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Sullivan: Releasing Moorman a gamble

The Bills had their reasons, no doubt, for cutting punter Brian Moorman, a two-time former Pro Bowler and a team captain, and replacing him with a rookie who has never kicked in a regular-season NFL game.
I'll say this, though: Let's hope that Shawn Powell, the new punter, is more ready than Tarvaris Jackson, who was acquired one month ago today and has yet to master the deep complexities of Chan Gailey's spread offense.
There's no breaking-in period for Powell. Here's the football, kid. Go out and tilt the field against the Patriots on Sunday. No worries. Pay no attention to the hooded genius, Bill Belichick, and Tom Brady on the opposing sideline. Try not to dwell on the fact that no one other than Moorman has owned the punter's job in Buffalo since before the 9/11 attacks.
No worries. No pressure. Try not to look ahead to December, when the winds are blowing sideways inside Ralph Wilson Stadium and rain is pelting your facemask and you can barely see the ball, never mind kick it 40 yards. Do you know punters have actually had the ball go backwards at The Ralph? Did that ever happen when you were kicking at Florida State?
Oh, and try not to lie awake at night worrying about holding for place-kicks. Moorman was the holder for Rian Lindell. They had lockers next to each other. They knew each other like an old married couple. They probably finished each other's sentences. Lindell would raise an eyebrow and Moorman would know it was time to call for Garrison Sanborn to snap the ball.
Actually, Gailey hadn't decided on Wednesday whether Tyler Thigpen or Powell would hold for Lindell this week. He said he might wait until Powell has more experience. Punting and holding against the Pats is a lot to put on a new guy's plate. Gailey knows he booted a dozen years of experience out the door when he cut Moorman, who signed with Dallas on Wednesday.
"You think about all that stuff," Gailey said. "You do. It's never easy. None of those decisions are easy. We all know what great people Brian and his wife are for the community. So it's never easy. I don't like that part of the job.
"We were hoping to get more consistency [from Moorman]," he said, "and we weren't able to get it. He had a great preseason, and just wasn't able to get it back."
Moorman had slipped from his two-time Pro Bowl form the last two years. General Manager Buddy Nix said the team is always looking to upgrade. This was a bold move on Nix's part. You have to give the man credit, he's not afraid of the tough call. He doesn't give a hoot about public opinion.
But cutting Moorman was a gamble, and the Bills had better be right about it. They're trying to make the playoffs this season. There's no guarantee that Powell will be as good as Moorman. You never know about a kicker until he performs in real NFL games, where the stakes and the consequences are magnified. So for now, the Bills have a special teams crisis on their hands.
"We're always under the gun," said Lindell, in his 10th season as the Bills' kicker. "It's always a big game, a big punt, a big field goal, a big return or whatever. I can't worry about what people on the outside think, or what their perception is."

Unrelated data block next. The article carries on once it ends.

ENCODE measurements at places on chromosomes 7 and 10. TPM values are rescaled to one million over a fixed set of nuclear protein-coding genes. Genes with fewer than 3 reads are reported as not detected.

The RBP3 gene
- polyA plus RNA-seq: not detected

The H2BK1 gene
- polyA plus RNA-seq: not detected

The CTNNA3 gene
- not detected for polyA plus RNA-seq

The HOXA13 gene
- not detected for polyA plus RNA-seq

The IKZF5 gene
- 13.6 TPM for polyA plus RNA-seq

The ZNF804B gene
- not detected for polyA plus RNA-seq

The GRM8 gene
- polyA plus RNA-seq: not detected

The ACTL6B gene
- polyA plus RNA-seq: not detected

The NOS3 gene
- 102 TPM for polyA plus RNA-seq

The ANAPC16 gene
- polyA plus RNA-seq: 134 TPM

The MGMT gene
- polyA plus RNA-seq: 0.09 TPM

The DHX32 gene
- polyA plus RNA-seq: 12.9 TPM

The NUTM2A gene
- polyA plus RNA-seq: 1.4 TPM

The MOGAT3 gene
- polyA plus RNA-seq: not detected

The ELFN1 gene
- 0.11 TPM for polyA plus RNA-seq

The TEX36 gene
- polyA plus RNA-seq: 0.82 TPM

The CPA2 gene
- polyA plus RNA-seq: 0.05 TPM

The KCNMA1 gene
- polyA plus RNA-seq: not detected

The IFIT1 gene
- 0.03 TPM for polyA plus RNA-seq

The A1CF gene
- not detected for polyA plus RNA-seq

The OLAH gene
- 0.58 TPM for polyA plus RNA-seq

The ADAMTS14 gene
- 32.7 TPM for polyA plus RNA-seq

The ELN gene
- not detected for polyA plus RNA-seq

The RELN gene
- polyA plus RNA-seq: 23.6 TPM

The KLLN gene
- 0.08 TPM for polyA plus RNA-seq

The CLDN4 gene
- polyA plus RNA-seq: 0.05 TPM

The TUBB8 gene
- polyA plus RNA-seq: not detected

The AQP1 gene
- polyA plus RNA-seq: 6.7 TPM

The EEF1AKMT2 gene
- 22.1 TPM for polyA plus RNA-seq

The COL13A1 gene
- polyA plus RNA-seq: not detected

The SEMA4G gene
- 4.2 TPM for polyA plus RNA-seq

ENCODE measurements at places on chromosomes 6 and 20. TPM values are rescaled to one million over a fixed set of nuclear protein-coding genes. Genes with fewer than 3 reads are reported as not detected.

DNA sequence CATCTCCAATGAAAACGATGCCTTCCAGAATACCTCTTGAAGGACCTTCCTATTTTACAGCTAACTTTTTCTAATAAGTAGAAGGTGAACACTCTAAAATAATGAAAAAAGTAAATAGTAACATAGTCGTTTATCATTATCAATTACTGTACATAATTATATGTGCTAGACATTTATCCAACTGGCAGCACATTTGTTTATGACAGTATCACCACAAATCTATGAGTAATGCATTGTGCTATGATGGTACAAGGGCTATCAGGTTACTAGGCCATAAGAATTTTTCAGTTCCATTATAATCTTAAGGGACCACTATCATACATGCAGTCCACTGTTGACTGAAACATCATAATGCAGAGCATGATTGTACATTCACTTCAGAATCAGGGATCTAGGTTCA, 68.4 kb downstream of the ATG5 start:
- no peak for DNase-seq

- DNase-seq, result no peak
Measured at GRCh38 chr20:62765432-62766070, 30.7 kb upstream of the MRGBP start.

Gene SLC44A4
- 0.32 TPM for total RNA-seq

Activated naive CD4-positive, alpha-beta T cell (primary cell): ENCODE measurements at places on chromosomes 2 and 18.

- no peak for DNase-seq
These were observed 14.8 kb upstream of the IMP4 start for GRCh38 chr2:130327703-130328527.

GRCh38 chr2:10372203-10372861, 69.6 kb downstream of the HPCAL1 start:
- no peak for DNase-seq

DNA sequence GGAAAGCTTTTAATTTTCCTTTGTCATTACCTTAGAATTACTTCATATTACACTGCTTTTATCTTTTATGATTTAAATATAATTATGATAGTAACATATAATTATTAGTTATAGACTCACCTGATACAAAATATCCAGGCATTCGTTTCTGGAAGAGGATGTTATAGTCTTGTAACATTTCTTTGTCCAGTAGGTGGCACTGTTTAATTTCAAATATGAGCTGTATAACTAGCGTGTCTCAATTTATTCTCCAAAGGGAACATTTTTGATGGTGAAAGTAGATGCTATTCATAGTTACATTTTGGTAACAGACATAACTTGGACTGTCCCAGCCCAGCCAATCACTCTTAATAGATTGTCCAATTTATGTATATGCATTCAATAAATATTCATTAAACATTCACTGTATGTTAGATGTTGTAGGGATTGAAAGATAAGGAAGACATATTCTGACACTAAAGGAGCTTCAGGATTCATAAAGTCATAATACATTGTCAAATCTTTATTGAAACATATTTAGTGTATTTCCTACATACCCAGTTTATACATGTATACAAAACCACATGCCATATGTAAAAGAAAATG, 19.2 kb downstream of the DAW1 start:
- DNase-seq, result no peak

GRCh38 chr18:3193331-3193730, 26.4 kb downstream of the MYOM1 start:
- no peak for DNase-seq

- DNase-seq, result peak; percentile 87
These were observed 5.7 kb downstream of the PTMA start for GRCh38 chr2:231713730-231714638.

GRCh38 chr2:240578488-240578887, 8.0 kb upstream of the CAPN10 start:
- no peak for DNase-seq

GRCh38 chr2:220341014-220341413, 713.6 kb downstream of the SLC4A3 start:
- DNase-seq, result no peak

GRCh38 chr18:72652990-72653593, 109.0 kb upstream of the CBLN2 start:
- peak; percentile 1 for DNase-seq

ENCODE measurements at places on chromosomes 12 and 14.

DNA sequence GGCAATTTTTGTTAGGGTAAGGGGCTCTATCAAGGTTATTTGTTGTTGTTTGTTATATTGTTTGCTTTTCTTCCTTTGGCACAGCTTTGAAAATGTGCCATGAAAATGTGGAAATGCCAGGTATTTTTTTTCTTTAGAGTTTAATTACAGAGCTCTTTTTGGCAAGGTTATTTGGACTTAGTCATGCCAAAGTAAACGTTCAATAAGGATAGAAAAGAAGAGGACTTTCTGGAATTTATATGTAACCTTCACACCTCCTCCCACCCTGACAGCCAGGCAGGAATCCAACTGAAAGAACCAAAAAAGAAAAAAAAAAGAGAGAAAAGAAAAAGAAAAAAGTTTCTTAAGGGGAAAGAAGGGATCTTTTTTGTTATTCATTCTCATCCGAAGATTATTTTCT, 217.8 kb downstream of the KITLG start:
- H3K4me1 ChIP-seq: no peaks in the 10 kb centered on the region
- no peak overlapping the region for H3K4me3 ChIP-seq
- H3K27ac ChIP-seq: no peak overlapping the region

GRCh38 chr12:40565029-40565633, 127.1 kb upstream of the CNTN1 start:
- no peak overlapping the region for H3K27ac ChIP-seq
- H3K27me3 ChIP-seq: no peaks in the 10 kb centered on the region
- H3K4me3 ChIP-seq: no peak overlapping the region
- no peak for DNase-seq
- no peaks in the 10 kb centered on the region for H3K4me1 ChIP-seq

The perception on the outside is the same as inside the locker room. "Definitely, the whole locker room was shocked," said quarterback Ryan Fitzpatrick. Fans were shocked, too. Moorman, 36, was a respected teammate and leader. He was admired in the community for his charitable foundation and his work with Roswell Park and Carly's Club.
The NFL is a cold business. Ask the referees. You don't keep a player around because he's a good teammate and a pillar of the community. But it makes people more quick to wonder if the team did the right thing.
From what I'm told, DeHaven and Moorman never quite saw eye-to-eye. It's hard to fathom, two Kansas guys being at odds. But it was mainly about style and tactics.
DeHaven wanted more directional kicks. Moorman preferred those long, booming kicks that pinned teams deep and delighted the crowds.
The Bills wanted Moorman to kick the ball away from Joshua Cribbs last Sunday. Moorman did a decent enough job.
He angled five kicks to the sideline and boomed a 66-yarder that Cribbs returned 27 yards. But at the end of the day, he was still 30th in the league in net punting average.
That wasn't good enough. The Bills had considered getting rid of Moorman before. They finally acted Tuesday, perhaps concerned that Powell might get snapped up by another team. Of course, if Powell was so good, you wonder why he wasn't drafted or picked up earlier this season.
Lindell was asked point-blank if he understood the move.
"Uh, yeah," he said. "I guess, I mean, I'm not the decision-maker. You know what I mean? I just worry about field goals. It kind of makes it easy for me."
Still, he conceded it would be odd, not having Moorman in the adjacent locker for the first time in 10 years.
"Oh, it is strange," Lindell said. "We had meetings today and he wasn't next to me. It's kind of like that movie with Matt Damon? Stuck on you. Stuck on me or something,"
'Stuck On You" came out in 2003, the year Lindell came to Buffalo. Damon and Greg Kinnear play conjoined twins who are eventually separated. The kicker said he could relate.
"I don't have somebody to lean on over there anymore," Lindell said, nodding toward Moorman's old locker. "But that's how the game is. That's the NFL."